ON THE IRREPRESSIBLE CONFLICT; ROCHESTER,
OCTOBER, 25, 1858.
THE unmistakable outbreaks of zeal which occur all around me, show that you are earnest men
- and such a man am I. Let us therefore, at least for a time, pass all secondary and collateral questions, whether of a personal 5 or of a general nature, and consider the main subject of the present canvass.
The Democratic party — or, to speak more accurately, the party which wears that attractive name—is in possession of the Federal Gov
ernment. The Republicans propose to dislodge that 10 party, and dismiss it from its high trust.
The main subject, then, is, whether the Democratic party deserves to retain the confidence of the American people. In attempting to prove it unworthy, I think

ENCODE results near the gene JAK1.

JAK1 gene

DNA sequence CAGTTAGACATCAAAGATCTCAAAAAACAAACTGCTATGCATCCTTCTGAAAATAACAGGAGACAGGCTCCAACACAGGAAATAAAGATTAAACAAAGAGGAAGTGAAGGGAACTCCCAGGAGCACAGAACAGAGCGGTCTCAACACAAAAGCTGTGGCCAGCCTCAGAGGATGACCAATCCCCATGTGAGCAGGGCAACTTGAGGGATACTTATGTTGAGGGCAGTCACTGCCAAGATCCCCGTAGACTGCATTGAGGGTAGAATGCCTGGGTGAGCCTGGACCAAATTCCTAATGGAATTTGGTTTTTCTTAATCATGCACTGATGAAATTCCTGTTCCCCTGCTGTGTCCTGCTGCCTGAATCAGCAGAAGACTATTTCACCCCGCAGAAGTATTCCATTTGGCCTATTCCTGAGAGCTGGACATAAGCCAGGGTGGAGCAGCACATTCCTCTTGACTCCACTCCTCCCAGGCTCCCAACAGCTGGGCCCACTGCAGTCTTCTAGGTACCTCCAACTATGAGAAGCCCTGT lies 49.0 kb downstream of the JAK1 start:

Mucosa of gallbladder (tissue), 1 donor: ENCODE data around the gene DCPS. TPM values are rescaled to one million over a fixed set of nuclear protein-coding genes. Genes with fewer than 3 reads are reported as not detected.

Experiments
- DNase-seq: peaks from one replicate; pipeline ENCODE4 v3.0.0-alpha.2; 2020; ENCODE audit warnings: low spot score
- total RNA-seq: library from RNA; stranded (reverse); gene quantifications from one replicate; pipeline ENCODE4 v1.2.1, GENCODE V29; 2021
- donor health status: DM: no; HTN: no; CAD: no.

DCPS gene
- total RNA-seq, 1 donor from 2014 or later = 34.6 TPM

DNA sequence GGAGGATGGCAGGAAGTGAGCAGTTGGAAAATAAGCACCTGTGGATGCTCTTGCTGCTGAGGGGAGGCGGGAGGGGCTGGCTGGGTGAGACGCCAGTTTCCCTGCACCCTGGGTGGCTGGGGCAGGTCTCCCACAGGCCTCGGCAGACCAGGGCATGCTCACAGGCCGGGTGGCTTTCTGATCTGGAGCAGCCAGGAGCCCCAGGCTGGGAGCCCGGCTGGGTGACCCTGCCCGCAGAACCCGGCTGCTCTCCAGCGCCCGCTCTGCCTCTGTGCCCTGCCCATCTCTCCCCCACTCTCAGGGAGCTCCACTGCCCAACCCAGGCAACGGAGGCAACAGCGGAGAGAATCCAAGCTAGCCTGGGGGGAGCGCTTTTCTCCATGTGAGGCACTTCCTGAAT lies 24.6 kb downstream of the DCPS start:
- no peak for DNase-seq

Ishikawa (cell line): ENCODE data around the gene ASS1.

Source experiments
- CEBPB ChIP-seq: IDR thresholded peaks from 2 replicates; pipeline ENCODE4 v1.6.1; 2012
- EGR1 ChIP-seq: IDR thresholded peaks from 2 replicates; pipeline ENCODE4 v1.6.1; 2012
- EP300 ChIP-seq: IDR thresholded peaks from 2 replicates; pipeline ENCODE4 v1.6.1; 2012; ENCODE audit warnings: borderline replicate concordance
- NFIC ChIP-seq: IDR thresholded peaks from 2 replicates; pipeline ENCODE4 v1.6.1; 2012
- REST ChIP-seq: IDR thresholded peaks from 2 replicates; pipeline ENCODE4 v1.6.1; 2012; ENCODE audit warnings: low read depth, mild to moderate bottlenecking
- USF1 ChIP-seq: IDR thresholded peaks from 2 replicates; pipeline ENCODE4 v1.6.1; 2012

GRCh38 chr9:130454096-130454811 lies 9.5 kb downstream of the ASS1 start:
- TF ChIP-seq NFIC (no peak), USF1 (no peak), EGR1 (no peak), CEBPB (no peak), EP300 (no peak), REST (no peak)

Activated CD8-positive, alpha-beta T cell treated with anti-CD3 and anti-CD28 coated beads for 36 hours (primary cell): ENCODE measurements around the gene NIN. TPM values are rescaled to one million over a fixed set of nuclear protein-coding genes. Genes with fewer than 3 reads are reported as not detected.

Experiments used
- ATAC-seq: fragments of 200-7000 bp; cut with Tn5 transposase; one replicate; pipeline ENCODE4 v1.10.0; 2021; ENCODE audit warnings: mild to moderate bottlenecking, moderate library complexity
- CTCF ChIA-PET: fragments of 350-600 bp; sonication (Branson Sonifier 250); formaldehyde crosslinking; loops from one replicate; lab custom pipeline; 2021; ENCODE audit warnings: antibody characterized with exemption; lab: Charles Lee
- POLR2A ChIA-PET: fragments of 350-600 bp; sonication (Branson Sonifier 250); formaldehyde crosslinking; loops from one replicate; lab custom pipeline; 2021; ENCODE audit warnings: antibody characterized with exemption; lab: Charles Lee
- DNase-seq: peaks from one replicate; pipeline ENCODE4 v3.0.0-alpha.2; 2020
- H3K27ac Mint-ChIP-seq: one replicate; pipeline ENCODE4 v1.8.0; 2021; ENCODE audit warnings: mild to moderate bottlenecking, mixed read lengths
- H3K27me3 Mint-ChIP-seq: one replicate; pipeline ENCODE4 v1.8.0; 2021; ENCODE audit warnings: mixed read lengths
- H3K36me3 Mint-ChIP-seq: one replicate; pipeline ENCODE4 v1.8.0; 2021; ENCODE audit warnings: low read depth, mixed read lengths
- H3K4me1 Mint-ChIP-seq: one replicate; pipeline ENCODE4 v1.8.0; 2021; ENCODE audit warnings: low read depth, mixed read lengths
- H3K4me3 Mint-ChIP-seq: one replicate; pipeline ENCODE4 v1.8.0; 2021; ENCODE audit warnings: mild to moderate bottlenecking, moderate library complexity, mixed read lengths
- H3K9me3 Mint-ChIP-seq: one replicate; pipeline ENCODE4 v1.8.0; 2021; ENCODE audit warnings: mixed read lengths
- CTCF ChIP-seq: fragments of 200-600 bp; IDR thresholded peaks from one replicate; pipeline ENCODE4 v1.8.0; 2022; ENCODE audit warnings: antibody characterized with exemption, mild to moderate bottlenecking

that I am not actuated by prejudices against that party, 15 or by prepossessions in favor of its adversary; for I have
learned by some experience that virtue and patriotism, vice and selfishness, are found in all parties, and that they differ less in their motives than in the policies they pursue.
Our country is a theatre which exhibits, in full operation, two radically different political systems; the one resting on the basis of servile or slave labor, the other on the basis of voluntary labor of freemen.
The laborers who are enslaved are all negroes, or persons more or less purely of African derivation. But this is only accidental. The principle of the system is, that labor in every society, by whomsoever performed, is necessarily unintellectual, grovelling, and base; and that 5 the laborer, equally for his own good and for the welfare of the State, ought to be enslaved. The white laboring man, whether native or foreigner, is not enslaved, only because he cannot, as yet, be reduced to bondage.